Form Tip: Keep your hips under you as you stand up. Do not fire them back too much.
The goblet squat is one of the most utilitarian movements. Here are five reasons to add it to your training toolbox.
Learning the Squat Progression
By holding a weight in the goblet position, you allow for A) the lifter to use the load as a counterbalance to assist in squatting with an upright torso, B) you force the lifter to maintain a rigid upper back and core (or else the load will pull them forward out of balance) and C) you can squat deeper due to reasons A and B. Simply put: the goblet squat teaches you to squat well, and that’ll carry over to your other squat efforts.
Postural Strength in Squat
By loading in the goblet position, the lifter must remain squatted with an extended thoracic spine to keep the torso upright and balanced over the midfoot. The goblet squat essentially forces you to maintain better posture, and so you’ll gain better posture.
Enhanced Core Strength
Squats are a great way to increase core strength, and front-loaded variations are even better. Like the front squat, the goblet squat is a challenging variation to teach lifters (beginners especially) how to brace, not overextended through the spine in the descent, and stay balanced and controlled throughout the squatting movement. Challenging in a good way, that is.
Goblet squats are perfect for home gym owners who don’t own a barbell. Whether you have kettlebells, dumbbells, or even heavy rocks at your disposal, goblet squats can be your go-to squatting movement. That said, if squatting a lot of weight is your chief goal, then you’ll want to back squat. It allows you to lift the most weight possible. Goblet squats can still serve you as a great accessory movement, though.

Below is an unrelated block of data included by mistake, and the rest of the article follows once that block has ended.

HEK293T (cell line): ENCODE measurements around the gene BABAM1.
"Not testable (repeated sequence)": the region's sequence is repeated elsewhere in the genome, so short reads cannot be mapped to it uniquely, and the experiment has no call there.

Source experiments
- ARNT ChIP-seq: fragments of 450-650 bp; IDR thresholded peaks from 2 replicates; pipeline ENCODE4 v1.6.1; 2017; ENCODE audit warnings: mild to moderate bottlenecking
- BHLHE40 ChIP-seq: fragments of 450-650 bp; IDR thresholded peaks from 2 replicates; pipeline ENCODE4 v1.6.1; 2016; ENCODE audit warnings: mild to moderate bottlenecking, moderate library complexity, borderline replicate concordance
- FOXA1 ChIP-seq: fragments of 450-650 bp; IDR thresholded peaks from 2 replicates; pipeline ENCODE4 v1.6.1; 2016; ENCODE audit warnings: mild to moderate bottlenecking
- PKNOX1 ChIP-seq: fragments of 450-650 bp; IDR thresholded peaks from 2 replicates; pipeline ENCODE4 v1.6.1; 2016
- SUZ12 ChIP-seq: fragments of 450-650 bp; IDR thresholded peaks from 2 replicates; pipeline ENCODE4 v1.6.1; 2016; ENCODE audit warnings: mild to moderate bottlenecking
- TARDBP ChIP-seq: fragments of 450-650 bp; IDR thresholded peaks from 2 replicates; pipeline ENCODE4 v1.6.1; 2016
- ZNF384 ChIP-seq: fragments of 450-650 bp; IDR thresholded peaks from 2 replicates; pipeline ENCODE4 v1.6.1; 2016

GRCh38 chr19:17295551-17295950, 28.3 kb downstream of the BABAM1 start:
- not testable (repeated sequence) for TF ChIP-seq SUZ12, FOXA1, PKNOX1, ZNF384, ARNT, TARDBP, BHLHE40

They’re More Back-Friendly
One problem with back squats is that they load the spine with a lot of weight. Even if you’re squatting 225 pounds (which is not a lot for experienced lifters), that’s substantially more weight than most anyone can lift in a goblet position. Even compared to front squats, a movement that lifters can still hoist hundreds of pounds doing, it’s a safer variation. Considering the manageable load and posture-friendly mechanics, the goblet squat is a more spine-friendly variation.
Below are the muscle groups worked during the goblet squat.
By nature, squats are a knee-dominant movement. Your quads flex your knees, so goblet squats work your quads hard.
Like any squat, the glutes work to extend the hips. The deeper the squat, the more glutes are involved as the degrees of hip flexion and extension is increased.
This front-loaded squat variation requires the lifter to maintain a rigid torso and strong core to keep the pelvis and spine properly stabilized throughout the range of motion.
The below section breaks down the benefits of the goblet squat based on a lifter’s sport goals and abilities.
Strength and Power Athletes